By Shyamal Sinha
A 45-year undertaking to clean, repair, and restore 1,001 statues of the bodhisattva Avalokiteshvara (Jp: Kannon; Ch: Guanyin) has been completed at the Sanjusangen-do Buddhist temple in the historic Japanese city of Kyoto, after the final set of restored sculptures was returned to the temple hall on Friday.
The project, which was undertaken at a cost of ¥920 million (US$8 million) and subsidized by Japan’s Cultural Affairs Agency, began in 1973. Over the course of the intervening decades, the images, which are designated as important cultural properties, were removed from the historic hall in turn for restoration before being returned. Between 15 and 40 statues were restored each year.
Sanjusangen-do, in Kyoto’s Higashiyama Ward, officially known as Rengeo-in, is a popular destination for tourists and Buddhist pilgrims alike. Translated literally, its name means hall with thirty-three spaces between its columns, describing the architecture of the tempe’s 120-meter-longmain hall. The temple was constructed at the order of the emperor Go-Shirakawa (r. 1155–58) and completed in 1164. In 1249, the temple complex was destroyed by a fire and only the main hall was rebuilt in 1266. Sanjusangen-do is now part of Myoho-in temple, which is affiliated with the Tendai school of Japanese Buddhism.
The main deity of Sanjusangen-do is Senju Kannon, the Thousand-armed Avalokiteshvara. In addition to the main statue, itself a national treasure, Sanjusangen-do is renowned for its 1,001 life-size statues of Senju Kannon, which stand either side of the main statue in 10 rows and 50 columns.
The return of the final renovated sculptures on Friday meant that all the statues were finally together under one roof for the first time in 26 years, with the exception of five that are on loan to museums in Kyoto and elsewhere.
“When the weather is fine and the rays of the morning sun come in, they look most beautiful,” said Seiko Tabuchi, a senior official at Myoho-in. The brightness is “completely different” from before the repair work began, Tabuchi added. (The Japan Times)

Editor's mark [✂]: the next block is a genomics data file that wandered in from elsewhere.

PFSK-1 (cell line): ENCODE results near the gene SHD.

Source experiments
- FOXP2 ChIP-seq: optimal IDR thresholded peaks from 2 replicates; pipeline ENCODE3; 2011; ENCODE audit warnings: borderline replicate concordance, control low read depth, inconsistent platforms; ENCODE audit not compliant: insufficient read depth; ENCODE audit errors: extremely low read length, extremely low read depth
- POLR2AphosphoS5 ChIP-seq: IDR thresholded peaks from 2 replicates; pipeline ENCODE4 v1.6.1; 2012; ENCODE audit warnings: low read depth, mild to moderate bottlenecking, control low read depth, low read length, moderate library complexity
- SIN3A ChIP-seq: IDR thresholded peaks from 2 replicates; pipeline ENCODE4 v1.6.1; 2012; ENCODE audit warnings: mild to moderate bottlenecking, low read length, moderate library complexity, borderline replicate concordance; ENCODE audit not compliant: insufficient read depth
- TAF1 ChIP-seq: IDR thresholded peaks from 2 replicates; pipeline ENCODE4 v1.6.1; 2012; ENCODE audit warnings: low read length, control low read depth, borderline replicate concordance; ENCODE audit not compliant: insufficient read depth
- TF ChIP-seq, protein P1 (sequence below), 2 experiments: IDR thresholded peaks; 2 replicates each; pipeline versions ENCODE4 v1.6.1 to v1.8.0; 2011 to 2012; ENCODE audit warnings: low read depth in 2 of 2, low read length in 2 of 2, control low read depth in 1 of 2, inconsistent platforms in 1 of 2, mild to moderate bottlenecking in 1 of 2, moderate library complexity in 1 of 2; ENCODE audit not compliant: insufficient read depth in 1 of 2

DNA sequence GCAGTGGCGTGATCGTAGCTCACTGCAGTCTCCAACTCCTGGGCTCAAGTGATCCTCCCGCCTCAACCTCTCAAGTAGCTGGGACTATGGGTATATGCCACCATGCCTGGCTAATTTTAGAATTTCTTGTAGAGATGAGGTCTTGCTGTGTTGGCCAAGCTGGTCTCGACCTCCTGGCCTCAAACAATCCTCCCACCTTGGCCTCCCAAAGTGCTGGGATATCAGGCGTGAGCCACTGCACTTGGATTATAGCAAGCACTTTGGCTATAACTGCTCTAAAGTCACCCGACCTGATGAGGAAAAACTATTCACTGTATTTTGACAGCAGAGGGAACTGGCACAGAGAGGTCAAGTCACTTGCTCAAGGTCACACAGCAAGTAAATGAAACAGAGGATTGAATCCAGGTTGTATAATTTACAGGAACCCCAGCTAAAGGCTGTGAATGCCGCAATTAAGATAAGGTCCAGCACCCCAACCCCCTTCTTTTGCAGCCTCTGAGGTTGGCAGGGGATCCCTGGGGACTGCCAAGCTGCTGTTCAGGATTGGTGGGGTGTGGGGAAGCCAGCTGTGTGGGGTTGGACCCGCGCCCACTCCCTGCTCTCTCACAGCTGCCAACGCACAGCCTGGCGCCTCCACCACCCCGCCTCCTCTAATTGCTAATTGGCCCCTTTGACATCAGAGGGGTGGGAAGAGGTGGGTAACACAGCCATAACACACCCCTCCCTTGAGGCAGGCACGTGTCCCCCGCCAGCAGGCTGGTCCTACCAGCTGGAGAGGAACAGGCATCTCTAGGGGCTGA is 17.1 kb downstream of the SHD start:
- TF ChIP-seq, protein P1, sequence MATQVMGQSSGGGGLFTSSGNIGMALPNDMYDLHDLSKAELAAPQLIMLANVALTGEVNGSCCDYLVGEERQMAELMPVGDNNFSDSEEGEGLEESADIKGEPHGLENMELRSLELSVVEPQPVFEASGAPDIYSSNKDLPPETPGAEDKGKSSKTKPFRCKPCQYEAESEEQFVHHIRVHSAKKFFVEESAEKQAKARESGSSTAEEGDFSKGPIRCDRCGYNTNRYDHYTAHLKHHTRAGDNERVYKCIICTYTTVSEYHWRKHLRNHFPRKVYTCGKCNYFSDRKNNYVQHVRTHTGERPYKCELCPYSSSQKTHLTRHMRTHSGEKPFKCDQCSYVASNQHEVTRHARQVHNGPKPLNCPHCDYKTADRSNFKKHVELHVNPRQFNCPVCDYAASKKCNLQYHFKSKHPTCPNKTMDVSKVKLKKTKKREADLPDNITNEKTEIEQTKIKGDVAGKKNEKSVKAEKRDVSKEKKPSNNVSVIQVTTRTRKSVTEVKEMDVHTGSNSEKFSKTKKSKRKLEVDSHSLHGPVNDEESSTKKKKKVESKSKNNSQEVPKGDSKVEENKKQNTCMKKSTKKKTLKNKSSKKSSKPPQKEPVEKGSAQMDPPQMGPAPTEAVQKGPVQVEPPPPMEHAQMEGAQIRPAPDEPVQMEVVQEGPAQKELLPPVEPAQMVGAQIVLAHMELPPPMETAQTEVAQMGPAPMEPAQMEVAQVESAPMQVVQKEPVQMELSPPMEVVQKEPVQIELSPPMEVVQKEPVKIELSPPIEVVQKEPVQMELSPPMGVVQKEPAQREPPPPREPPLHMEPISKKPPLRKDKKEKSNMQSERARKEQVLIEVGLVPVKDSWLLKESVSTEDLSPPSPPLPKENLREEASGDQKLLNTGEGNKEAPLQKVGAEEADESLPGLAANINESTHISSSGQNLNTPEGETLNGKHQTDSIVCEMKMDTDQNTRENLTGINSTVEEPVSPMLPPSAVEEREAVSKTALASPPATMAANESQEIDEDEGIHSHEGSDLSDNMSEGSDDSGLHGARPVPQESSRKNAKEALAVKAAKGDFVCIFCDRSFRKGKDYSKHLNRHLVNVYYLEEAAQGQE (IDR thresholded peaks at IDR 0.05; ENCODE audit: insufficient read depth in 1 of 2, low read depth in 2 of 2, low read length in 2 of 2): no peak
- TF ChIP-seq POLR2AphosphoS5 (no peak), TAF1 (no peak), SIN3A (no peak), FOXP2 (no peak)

Each standing some 1.6 meters tall, the statues of Senju Kannon were made from Japanese cypress covered in gold leaf, from the end of the Heian period (794–1185) to the Muromachi period (early 14th century to late 16th century). Of these, 124 were rescued from the fire of 1249.
Restoration work mainly involved painstakingly cleaning away years of accumulated dust and grime, and repairing the gold leaf outer layer to prevent it from peeling off. The statues have been made open to the public through to 26 November.
The bodhisattva Avalokiteshvara embodies the compassion of all buddhas and is venerated in almost all Buddhist traditions. The thousand-armed manifestation of the deity is equipped with 11 heads to better bear witness to the multitude of suffering of all sentient beings, and 1,000 arms to better help the suffering multitudes. While the actual statues have only 42 arms each, subtracting the two regular arms and multiplying the remaining 40 by the 25 planes of existence gives the full 1,000.
Buddhism and Shinto are the two most widespread religious traditions in Japan, with 79.2 per cent of the population identifying as practicing Shinto and 66.8 per cent identifying as Buddhists, indicating a high level of overlap between the two traditions, although, paradoxically, a majority of Japanese also identify as atheists for a number of cultural reasons. Christians represent 1.5 per cent of the population, while other religions make up a combined 7.1 per cent, according to data for 2017. The most popular schools of Buddhism are Nichiren, Pure Land, Shingon, and Zen.